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19/11/2011

SERVIÇO PÚBLICO: BCE, um exército derrotado na guerra do euro (2)

Já aqui o escrevi, a estratégia de combate à crise do euro está meio-certa ou meio-errada, dependendo das perspectivas. Ou seja, está a meio caminho para sítio nenhum. Inspirada na ortodoxia germânica fundada nos traumas dos anos 30, tem subjacente a doutrina da racionalidade absoluta dos mercados, ignorando a evidência de nos momentos de pânico os mercados reagirem irracionalmente, como as multidões - e as manadas.

Drowning the euro in dogma

«German orthodoxy ignores the possibility that rising bond yields are being driven by a self-fulfilling panic in financial markets. Investors who once regarded Italian bonds as a safe asset now worry about everything from the integrity of the credit-default-swap market to a possible break-up of the single currency. The result is a stampede for the exit, which cannot be stopped by Italian policy reforms alone. So by adding to the pressure on the governments of countries in crisis, the Germans and their allies succeed in forcing reform, but at the cost of making it far harder to rescue the euro.

Emerging economies which borrow in a foreign currency have long been vulnerable to these kinds of self-fulfilling crises of confidence. As the pool of euro assets deemed “safe” dwindles, more countries may face such runs. Judging by this week’s leap in yields, France looks to be next in line. The big difference, however, is that average emerging-market debt is less than 40% of GDP. Italy’s debt ratio is more than three times higher; France’s twice as high.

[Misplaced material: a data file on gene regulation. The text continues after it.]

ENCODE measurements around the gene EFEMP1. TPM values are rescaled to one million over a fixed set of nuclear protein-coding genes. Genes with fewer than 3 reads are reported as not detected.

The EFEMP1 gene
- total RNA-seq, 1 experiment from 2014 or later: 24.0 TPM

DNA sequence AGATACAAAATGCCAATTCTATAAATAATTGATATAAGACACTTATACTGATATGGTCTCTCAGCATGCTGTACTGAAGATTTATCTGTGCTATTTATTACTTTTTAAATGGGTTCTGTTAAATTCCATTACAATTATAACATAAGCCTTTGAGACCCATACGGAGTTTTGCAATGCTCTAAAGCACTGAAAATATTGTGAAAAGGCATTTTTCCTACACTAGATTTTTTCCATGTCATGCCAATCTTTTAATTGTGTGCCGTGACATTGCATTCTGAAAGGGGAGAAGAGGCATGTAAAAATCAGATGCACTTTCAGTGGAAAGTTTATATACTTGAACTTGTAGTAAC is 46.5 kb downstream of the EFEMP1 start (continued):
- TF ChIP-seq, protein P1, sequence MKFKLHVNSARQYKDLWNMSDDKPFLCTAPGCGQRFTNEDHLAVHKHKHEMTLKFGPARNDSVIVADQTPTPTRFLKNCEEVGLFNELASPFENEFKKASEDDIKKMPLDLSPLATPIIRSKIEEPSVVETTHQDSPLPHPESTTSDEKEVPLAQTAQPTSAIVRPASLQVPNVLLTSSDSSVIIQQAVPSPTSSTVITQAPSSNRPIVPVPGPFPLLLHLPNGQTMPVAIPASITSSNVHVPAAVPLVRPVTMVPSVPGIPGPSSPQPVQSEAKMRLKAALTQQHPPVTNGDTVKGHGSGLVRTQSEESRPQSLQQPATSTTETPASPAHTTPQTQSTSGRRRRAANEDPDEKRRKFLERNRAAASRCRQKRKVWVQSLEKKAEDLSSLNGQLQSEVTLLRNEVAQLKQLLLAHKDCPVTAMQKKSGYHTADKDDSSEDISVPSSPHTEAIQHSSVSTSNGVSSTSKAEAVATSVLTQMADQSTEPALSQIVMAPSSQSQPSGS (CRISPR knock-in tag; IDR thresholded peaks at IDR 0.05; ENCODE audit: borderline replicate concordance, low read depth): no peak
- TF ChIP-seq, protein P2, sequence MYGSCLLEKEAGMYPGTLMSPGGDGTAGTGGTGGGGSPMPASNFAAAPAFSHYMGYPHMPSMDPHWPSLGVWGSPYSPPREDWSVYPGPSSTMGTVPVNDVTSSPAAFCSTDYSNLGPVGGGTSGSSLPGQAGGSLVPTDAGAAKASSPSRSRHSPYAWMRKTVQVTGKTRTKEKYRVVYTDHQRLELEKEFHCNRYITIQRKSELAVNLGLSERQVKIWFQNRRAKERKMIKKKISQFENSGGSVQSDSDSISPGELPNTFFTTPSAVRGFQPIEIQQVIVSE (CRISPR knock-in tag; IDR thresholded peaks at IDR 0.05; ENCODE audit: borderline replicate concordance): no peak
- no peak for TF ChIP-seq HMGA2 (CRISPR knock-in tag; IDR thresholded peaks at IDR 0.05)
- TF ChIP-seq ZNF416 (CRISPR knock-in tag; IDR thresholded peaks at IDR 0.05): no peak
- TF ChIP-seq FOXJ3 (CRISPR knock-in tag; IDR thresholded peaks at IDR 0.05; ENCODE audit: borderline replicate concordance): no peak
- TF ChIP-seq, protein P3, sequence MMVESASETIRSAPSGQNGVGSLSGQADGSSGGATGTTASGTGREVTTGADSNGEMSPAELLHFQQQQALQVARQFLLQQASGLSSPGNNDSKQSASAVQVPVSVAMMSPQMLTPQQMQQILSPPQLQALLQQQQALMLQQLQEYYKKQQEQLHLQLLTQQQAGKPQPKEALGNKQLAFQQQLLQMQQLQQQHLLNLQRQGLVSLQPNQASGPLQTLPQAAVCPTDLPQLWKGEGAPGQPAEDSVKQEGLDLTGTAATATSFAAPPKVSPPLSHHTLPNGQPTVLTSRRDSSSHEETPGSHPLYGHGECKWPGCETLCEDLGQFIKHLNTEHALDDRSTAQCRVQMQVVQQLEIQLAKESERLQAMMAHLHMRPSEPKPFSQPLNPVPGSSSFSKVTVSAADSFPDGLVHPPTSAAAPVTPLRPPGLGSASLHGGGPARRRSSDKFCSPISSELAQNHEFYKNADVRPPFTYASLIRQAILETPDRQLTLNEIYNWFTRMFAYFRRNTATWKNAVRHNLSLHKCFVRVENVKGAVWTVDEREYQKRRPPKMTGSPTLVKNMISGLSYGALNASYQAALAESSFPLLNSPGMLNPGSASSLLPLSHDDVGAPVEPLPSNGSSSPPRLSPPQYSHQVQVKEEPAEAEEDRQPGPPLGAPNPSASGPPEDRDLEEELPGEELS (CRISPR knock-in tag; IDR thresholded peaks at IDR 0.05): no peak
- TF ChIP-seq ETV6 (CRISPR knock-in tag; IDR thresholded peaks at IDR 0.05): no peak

The euro zone’s most recent plan—to amplify the existing rescue fund with financial engineering and money from China—has failed miserably. That leaves two alternatives. Either Europe’s governments will have to assume explicitly some joint liability for each other’s debts. Or they will have to do so implicitly, by allowing the ECB to counter a panic with purchases of government bonds: in effect, letting it act as a lender of last resort. The danger lies in eschewing both options.

Each route has risks, but both are exaggerated by the German dogma. With demand weak and the fiscal vice tightening, it is hard to see an imminent danger of inflation. In theory, if joint liability was designed properly, errant countries would be stopped from going on a bender at other Europeans’ expense. But such rules are hard to craft, and Europe’s governments move slowly. For the foreseeable future, the ECB is the only institution that can staunch market panic quickly. The ECB could still keep pressure on the likes of Italy, and prevent them from backsliding on reform, by making sure that its support was at a sufficiently punitive interest rate.

Technically, there are ways around German opposition. Mr Weidmann, for instance, could be outvoted at the ECB. But, in practice, any solution must be blessed in Berlin. That is why Mrs Merkel must make the case for greater pragmatism. Otherwise Teutonic rigidity will wreck the European project.»

[The German problema, Economist 19-11]

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